KEITH: Yes, whether it’s just a regular hot-water heater or an instant-hot. And that doesn’t concern me but I want to try using a little less oil.

    TOM: You absolutely can do that. And when it comes to choosing the right electric water heater, you want to make sure that you’re choosing one that’s as energy-efficient as possible. And they do have some electric water heaters that are heat-pump water heaters today. And they use a fraction of the electricity that the traditional tank water heaters use but they’re more expensive.

    If you get a good-quality, heat-pump water heater, you’ll be very happy because that water will be far less expensive than what you’re – what it’s costing you now to run the boiler with the oil. I understand what you’re saying: it’s a very inefficient way to heat your house.

    Now, the other thing that you can do is – do you have a storage tank on that boiler?

    KEITH: I have a pressurized storage tank that serves the domestic water. I don’t know if that’s …

    TOM: Right. Is it – look big? Is it like 30, 40 gallons?

    KEITH: It’s 40 gallons, yes.

    TOM: It’s oil-fired?

    KEITH: It’s oil-fired, yes. Comes directly off the boiler.

    TOM: Oh, OK. Yeah. When you say “directly off the boiler,” it’s separate from the boiler or it’s – the hot water is heated through the boiler?

    KEITH: No, it’s separate from the boiler.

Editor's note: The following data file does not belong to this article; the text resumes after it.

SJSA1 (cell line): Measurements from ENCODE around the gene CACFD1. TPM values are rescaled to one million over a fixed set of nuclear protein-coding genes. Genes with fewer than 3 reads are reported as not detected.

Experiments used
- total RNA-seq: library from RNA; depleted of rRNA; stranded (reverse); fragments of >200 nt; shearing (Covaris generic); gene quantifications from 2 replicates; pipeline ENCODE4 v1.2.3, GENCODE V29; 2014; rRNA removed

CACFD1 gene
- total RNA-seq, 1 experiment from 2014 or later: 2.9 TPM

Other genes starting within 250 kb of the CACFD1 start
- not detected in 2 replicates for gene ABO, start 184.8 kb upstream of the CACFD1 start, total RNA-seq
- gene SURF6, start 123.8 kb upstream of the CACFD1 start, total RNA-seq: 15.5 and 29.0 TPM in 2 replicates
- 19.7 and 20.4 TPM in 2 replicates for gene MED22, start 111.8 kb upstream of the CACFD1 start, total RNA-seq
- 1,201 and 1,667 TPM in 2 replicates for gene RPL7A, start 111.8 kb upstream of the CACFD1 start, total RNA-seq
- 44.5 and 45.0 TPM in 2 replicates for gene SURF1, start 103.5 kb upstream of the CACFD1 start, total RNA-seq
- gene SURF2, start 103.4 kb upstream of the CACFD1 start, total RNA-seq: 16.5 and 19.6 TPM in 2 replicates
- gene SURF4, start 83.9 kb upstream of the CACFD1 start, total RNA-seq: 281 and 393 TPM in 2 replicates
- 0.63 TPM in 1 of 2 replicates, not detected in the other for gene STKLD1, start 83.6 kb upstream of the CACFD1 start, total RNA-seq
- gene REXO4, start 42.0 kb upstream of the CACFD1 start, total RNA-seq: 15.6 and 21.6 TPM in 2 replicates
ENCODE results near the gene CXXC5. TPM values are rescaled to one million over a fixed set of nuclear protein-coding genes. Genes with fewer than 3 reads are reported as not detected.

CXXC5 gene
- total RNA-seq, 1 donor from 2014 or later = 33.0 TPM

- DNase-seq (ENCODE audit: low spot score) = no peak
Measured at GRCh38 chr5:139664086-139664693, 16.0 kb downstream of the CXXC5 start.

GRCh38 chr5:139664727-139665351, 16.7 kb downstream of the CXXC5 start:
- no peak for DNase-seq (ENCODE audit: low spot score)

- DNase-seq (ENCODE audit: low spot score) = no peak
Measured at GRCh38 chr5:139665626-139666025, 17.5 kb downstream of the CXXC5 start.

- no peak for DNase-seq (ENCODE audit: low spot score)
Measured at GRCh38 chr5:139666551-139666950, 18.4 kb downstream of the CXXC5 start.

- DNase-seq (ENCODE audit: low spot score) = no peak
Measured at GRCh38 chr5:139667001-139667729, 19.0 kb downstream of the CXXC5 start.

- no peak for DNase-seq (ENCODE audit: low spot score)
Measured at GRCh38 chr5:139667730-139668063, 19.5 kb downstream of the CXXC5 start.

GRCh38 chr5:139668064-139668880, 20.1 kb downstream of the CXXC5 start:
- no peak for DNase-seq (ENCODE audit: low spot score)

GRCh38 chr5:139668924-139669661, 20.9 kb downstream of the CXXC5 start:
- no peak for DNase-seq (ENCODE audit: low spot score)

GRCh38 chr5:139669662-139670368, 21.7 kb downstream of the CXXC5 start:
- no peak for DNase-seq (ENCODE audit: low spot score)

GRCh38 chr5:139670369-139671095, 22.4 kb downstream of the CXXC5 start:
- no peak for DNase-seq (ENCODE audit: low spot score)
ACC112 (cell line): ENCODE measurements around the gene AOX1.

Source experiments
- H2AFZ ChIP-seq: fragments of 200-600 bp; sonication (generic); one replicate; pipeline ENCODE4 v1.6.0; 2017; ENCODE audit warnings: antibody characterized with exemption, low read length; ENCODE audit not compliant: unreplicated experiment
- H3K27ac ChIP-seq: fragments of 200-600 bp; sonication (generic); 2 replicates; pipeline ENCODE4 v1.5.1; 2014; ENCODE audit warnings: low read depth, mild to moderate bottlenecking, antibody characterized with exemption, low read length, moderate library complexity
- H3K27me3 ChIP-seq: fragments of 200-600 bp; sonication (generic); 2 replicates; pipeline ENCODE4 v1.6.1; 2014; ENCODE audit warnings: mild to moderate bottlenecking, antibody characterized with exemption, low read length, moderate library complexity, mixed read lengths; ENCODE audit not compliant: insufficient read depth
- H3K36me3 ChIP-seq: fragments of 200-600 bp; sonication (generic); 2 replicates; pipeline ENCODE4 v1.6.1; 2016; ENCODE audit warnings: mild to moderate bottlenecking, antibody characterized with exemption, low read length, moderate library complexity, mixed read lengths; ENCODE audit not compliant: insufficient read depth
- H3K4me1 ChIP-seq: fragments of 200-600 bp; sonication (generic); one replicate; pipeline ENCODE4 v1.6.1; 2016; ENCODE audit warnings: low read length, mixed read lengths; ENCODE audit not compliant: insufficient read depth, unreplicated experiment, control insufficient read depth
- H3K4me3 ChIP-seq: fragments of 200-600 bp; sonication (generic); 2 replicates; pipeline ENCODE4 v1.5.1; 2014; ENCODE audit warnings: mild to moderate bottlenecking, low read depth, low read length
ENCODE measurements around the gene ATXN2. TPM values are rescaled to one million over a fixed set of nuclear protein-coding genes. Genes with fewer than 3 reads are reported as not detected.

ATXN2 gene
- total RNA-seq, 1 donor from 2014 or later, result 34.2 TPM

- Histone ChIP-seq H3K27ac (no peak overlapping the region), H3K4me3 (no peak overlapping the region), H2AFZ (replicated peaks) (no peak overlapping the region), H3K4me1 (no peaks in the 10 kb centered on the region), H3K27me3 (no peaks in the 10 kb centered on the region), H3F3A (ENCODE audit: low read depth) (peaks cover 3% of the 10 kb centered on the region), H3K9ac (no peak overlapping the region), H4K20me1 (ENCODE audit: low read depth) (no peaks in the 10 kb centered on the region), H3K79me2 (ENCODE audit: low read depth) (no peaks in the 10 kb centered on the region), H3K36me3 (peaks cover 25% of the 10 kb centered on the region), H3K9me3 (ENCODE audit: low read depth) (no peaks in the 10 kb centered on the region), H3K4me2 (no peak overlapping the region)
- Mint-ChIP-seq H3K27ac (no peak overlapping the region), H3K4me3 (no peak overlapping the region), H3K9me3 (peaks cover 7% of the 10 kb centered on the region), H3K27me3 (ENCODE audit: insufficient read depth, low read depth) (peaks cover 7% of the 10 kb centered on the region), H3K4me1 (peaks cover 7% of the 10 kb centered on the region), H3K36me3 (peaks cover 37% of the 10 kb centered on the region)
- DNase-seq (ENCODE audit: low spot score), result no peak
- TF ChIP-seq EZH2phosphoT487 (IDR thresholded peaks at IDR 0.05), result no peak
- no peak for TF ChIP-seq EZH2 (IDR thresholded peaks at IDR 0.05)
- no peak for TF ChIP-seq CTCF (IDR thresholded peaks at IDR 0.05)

TOM: Oh, OK. Yeah, alright. So, yeah, then my original answer applies. You can replace that with an electric water heater: either a standard one or a heat-pump unit. If you can’t afford the heat-pump unit and you’re going to use the standard electric water heater, make sure you put it on a timer because you don’t need to run it 24-7. You could set it to go off in the middle of the night.

    KEITH: Oh, OK. Yeah, that’s – yeah, that’d be very good.

    TOM: OK?

    KEITH: Yeah, I appreciate that. Thank you very much.

    LESLIE: Alright. Thanks so much for calling The Money Pit.

    Still to come, does your home have a history? Well, you can help tell that story with the right historical paint colors. This Old House host Kevin O’Connor is joining us next with tips.

    TOM: And today’s This Old House segment is brought to you by the Stanley TLM65 Laser Measurer. Point, click, measure, done.

    JOHN: Hi, this is John Ratzenberger. Played the part of a know-it-all on Cheers and I’m behind the Made in the U.S.A. movement. You know what was probably made right here? Tom, Leslie and The Money Pit Home Improvement Radio Show. That’s right. And I tell the truth.

    ANNOUNCER: Starting an outdoor wood-staining project? Get it done the simple way with Flood Wood Care. With products like Flood CWF-UV, you get long-lasting quality at a great value, plus guidance to help make the whole process easier. Get started at Flood.com.

    TOM: Making good homes better, this is The Money Pit Home Improvement Radio Show. I’m Tom Kraeutler.